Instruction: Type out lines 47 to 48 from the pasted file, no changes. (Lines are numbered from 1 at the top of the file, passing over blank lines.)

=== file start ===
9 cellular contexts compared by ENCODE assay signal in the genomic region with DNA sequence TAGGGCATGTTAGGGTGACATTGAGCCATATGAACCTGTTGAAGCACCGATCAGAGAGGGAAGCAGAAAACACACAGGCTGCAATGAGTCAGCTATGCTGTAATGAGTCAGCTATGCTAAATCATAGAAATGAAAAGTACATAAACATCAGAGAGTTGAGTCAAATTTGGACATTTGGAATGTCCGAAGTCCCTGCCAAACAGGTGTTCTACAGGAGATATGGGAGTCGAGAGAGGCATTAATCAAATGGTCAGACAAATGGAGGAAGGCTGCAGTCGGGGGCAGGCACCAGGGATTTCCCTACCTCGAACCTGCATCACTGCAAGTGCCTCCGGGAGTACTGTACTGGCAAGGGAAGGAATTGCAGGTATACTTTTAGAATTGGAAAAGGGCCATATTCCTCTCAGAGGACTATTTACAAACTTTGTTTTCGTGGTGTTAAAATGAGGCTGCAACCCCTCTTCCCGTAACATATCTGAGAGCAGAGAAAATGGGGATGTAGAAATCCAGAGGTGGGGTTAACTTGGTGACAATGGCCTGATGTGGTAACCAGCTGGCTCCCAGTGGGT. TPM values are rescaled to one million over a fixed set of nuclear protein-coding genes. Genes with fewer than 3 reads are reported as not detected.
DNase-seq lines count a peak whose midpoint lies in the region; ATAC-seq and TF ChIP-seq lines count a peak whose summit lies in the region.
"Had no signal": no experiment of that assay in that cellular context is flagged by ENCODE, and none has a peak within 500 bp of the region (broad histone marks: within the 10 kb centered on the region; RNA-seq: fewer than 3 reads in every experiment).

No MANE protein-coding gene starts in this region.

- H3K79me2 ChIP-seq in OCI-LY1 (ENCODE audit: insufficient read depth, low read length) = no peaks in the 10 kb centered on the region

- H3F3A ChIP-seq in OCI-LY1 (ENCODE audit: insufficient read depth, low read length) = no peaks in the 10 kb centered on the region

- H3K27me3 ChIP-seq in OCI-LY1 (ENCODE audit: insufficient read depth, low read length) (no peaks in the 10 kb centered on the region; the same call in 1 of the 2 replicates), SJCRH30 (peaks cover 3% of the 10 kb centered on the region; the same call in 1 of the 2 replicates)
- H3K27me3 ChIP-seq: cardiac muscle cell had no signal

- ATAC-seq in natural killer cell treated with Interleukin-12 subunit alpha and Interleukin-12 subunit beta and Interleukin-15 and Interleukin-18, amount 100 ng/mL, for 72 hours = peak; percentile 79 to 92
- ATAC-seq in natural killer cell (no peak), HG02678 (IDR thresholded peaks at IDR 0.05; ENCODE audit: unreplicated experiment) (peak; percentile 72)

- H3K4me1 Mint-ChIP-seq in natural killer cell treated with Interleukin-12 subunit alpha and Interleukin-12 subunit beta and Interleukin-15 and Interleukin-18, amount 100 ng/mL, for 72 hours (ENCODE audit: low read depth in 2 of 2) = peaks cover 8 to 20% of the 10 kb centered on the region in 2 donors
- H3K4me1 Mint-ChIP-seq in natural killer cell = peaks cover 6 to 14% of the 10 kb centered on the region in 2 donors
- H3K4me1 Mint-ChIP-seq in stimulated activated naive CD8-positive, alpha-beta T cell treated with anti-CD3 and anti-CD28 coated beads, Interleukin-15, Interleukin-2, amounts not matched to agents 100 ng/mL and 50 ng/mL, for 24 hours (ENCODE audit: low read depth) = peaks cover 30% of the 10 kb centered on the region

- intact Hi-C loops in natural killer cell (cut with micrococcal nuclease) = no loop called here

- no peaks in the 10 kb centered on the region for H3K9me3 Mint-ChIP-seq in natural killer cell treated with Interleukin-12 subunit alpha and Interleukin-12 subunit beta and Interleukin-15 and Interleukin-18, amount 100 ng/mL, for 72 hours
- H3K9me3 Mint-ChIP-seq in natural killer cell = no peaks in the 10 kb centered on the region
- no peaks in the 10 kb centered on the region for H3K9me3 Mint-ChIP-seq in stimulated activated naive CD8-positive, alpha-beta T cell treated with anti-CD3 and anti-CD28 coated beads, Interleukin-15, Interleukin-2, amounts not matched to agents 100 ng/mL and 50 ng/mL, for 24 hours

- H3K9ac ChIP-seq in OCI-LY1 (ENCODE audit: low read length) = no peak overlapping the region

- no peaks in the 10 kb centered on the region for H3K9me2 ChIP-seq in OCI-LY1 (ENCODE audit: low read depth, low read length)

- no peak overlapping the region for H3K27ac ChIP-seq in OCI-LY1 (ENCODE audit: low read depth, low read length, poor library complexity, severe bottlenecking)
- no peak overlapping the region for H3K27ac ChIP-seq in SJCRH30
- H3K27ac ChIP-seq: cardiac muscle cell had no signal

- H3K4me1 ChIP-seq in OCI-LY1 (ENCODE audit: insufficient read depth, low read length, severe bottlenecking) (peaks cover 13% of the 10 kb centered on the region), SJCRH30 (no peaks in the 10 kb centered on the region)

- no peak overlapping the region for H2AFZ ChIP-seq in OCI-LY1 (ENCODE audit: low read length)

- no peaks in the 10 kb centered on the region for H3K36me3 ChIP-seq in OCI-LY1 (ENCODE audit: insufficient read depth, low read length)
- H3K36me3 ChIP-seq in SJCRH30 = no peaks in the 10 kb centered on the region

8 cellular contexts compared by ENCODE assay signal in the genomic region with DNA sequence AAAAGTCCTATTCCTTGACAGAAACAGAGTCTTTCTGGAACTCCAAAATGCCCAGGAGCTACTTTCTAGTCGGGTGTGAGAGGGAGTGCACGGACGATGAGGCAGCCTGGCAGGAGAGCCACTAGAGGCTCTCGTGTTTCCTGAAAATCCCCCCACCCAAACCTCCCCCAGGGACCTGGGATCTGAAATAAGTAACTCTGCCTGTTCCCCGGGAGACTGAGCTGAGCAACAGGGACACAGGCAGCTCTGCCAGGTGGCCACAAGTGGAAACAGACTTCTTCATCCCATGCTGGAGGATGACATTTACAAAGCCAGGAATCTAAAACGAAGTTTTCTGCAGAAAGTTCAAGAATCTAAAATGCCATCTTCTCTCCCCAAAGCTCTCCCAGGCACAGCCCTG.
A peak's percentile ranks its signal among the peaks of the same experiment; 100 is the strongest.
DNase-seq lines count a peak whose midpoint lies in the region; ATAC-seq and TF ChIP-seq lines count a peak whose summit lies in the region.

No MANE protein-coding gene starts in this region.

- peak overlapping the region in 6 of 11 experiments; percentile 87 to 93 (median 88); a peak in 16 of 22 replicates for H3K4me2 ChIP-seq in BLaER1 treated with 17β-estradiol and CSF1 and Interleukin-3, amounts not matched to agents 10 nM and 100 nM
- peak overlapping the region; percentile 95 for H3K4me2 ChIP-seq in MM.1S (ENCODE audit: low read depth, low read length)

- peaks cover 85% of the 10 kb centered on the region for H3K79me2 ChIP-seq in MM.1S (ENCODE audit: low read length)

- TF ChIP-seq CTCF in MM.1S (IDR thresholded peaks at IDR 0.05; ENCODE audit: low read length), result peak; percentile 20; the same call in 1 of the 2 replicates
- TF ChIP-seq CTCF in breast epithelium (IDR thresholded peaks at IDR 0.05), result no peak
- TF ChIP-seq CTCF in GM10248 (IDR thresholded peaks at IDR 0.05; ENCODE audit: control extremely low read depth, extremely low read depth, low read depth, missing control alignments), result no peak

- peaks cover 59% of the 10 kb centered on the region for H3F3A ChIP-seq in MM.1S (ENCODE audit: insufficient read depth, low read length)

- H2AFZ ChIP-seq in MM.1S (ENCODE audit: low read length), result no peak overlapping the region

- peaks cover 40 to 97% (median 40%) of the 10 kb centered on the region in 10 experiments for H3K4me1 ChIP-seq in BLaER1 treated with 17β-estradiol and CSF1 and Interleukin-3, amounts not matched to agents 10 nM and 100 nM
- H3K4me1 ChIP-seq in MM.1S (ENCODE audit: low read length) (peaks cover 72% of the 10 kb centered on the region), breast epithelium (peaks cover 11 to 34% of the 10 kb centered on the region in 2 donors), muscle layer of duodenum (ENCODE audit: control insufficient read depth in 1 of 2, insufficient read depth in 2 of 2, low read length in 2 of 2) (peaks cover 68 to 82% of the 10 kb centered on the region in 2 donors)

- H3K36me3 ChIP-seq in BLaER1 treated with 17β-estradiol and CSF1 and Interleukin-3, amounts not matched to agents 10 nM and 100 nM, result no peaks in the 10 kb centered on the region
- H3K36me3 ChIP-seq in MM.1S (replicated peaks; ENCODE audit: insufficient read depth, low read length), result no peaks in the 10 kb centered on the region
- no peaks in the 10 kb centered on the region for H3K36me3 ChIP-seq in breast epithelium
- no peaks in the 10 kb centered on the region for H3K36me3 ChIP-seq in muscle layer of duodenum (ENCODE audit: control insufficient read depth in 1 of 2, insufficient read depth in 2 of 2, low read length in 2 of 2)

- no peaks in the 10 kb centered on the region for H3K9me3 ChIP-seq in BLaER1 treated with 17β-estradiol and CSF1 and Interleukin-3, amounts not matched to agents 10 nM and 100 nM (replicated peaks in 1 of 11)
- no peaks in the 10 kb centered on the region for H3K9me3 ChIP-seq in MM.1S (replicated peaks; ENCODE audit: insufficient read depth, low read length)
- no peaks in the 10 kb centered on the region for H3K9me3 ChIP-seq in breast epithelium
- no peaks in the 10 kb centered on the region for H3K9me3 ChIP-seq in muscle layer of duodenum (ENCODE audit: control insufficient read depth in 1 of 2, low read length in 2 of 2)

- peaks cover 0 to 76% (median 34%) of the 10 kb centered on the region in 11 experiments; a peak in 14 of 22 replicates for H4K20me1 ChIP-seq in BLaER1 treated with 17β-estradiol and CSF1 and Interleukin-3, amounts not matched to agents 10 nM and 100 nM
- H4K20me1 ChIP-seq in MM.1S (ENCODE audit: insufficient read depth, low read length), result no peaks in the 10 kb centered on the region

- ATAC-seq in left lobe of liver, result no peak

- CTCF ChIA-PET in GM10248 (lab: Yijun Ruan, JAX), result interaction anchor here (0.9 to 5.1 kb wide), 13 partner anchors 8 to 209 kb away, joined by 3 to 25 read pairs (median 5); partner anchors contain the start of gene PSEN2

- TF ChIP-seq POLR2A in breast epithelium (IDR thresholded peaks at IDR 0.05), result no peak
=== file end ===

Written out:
- no peaks in the 10 kb centered on the region for H3K9me3 ChIP-seq in breast epithelium
- no peaks in the 10 kb centered on the region for H3K9me3 ChIP-seq in muscle layer of duodenum (ENCODE audit: control insufficient read depth in 1 of 2, low read length in 2 of 2)